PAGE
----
I just read an intriguing paper by Erik Wielenberg entitled Skeptical Theism and Divine Lies. The entire paper is worth reading, but I’ll try to summarize his arguments and offer my thoughts. And judging by the stuff he has on his faculty web page, he seems like a pretty good guy overall:
In his paper, Wielenberg argues that people who try to get around the problem of evil by saying that just because we can’t think of a justification for a particular evil doesn’t mean that there isn’t one must also accept that just because we can’t think of a justification for God lying to us doesn’t mean that there isn’t one. Although this would not disprove God, it would show that we have no good reason for thinking that God is telling us the truth. Of course a believer could instead reject skeptical theism, but that would make it very difficult to respond to the problem of evil.
Calling God’s honesty into question would cause serious problems for Christianity. Wielenberg quotes Nicholas Wolterstorff's observation that “deep in the traditions of Judaism, Christianity, and Islam, is the attribution of speech to God. To excise those attributions from those religions would be to have only shards left.” Wolterstorff also noted that the “traditional principles guiding biblical interpretation in the Christian tradition” is the principle “that God never speaks falsehood.” Wielenberg then quotes Richard Swinburne discussing how mankind needs God to reveal things like the atonement and heaven and hell. If Christians can’t rely on God to be honest, then how can Christians possibly know anything about God or the afterlife? The self-authenticating witness of the Holy Spirit that apologist William Lane Craig loves to talk about might not be so self-authenticating after all.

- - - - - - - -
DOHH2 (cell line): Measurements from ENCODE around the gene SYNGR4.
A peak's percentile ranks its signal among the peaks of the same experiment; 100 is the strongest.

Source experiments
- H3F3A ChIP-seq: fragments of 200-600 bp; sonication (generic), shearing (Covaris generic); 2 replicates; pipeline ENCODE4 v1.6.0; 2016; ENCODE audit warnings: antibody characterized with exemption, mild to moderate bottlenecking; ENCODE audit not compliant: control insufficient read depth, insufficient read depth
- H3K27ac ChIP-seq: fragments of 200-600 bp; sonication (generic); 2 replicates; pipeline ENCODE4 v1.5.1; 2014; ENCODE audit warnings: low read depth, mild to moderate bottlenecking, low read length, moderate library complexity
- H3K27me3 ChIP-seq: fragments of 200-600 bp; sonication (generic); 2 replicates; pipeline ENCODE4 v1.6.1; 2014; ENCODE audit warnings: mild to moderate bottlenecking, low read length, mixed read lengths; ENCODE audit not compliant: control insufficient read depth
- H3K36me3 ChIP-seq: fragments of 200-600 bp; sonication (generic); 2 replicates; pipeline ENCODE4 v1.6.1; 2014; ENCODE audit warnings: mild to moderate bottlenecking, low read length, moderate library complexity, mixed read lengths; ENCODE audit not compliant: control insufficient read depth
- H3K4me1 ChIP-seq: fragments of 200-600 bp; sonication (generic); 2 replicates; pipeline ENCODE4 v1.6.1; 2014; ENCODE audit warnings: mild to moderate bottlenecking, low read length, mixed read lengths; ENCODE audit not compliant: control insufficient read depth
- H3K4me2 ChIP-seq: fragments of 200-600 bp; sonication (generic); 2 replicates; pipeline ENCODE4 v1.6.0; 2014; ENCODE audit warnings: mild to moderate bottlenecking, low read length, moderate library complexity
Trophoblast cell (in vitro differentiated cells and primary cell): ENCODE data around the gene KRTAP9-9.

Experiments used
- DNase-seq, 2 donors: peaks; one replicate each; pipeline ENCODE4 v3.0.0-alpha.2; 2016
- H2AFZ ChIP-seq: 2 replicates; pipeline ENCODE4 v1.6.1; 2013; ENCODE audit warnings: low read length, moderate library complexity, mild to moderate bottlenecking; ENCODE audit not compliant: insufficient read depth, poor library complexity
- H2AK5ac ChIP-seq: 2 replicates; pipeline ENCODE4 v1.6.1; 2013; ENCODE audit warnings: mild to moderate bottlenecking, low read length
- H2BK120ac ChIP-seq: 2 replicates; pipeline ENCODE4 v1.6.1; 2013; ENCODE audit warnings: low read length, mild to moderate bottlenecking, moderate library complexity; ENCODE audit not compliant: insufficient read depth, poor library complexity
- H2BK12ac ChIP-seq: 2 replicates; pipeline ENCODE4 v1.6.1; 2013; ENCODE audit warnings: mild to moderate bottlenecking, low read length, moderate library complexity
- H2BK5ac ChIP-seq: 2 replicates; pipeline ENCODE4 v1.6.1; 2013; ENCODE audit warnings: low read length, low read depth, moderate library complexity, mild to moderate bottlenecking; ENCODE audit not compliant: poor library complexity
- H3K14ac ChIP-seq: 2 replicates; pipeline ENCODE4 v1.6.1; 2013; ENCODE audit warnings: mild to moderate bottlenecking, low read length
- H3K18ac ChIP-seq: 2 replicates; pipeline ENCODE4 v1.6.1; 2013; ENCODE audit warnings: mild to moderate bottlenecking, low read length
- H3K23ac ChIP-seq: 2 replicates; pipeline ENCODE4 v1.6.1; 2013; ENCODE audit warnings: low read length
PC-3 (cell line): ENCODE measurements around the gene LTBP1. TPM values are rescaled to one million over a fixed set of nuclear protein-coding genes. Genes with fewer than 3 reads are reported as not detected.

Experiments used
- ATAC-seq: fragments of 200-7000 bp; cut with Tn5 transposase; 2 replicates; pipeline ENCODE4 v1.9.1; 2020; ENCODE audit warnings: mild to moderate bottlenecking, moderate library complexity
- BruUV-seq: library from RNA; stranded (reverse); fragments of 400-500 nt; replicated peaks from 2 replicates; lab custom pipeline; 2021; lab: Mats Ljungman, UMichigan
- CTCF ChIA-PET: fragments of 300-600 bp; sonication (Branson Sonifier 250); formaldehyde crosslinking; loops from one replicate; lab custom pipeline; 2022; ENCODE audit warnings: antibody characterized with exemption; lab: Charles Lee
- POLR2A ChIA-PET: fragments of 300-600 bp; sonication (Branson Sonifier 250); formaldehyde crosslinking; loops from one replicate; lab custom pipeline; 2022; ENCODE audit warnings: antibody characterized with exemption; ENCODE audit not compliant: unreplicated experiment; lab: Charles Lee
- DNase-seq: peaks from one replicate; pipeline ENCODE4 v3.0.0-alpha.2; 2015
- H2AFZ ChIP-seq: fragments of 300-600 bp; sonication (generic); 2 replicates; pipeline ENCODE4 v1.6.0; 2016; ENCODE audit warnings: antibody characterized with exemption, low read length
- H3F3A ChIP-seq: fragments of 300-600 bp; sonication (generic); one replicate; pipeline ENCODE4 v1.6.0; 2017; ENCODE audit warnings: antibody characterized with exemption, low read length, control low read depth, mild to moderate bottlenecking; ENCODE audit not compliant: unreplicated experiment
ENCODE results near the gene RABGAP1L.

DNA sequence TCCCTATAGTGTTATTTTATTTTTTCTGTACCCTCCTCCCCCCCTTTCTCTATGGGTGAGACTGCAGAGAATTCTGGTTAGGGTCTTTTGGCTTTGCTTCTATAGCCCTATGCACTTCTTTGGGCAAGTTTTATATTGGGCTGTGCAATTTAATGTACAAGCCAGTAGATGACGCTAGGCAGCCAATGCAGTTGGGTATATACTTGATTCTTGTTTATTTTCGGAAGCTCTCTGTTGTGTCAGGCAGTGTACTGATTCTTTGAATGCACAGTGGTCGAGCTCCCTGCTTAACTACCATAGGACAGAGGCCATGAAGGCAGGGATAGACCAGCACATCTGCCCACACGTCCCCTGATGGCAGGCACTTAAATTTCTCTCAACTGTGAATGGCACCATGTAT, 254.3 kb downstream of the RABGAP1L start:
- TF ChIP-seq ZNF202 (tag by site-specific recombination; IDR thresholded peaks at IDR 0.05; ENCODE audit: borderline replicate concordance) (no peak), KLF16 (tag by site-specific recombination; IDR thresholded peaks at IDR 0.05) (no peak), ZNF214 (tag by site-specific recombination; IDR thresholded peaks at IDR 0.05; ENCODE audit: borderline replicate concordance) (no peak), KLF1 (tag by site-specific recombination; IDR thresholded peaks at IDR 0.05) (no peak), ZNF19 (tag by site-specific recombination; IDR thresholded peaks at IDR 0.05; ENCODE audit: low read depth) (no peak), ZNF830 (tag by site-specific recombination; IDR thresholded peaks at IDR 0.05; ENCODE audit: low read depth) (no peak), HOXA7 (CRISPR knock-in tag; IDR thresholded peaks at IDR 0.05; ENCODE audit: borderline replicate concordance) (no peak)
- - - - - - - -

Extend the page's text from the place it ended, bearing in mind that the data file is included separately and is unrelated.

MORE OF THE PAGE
But it would also be problematic to reject skeptical theism, as it seems to be the only half-decent answer to the problem of evil. Many non-believers argue that if there is an evil act that seems completely irreconcilable with an omnibenevolent God, then it probably is. At the very least, the great number of seemingly unjustifiable evils provides evidence against the existence of God. A skeptical theist would respond by saying that our knowledge is extremely limited and just because we can’t think of a justification doesn’t mean that God doesn’t have one. Given how little we actually know, this seems like a somewhat reasonable response, though in cases like the Holocaust, it seems impossible that the good could outweigh the bad without the word good losing all meaning. But at least the skeptical theist response is logically coherent.
Wielenberg explains that one problem with accepting skeptical theism is that God could have a justification for anything. A Christian might believe that they don’t have to worry about global warming or a nuclear holocaust because God will protect them. But under skeptical theism, this would be irrational. God might have some justification for killing everyone on earth in the most painful way imaginable. He could even have some justification for then sending everyone on Earth to an eternity in hell. We have no reason to take God at his word, for he could have an unknown reason for lying to us.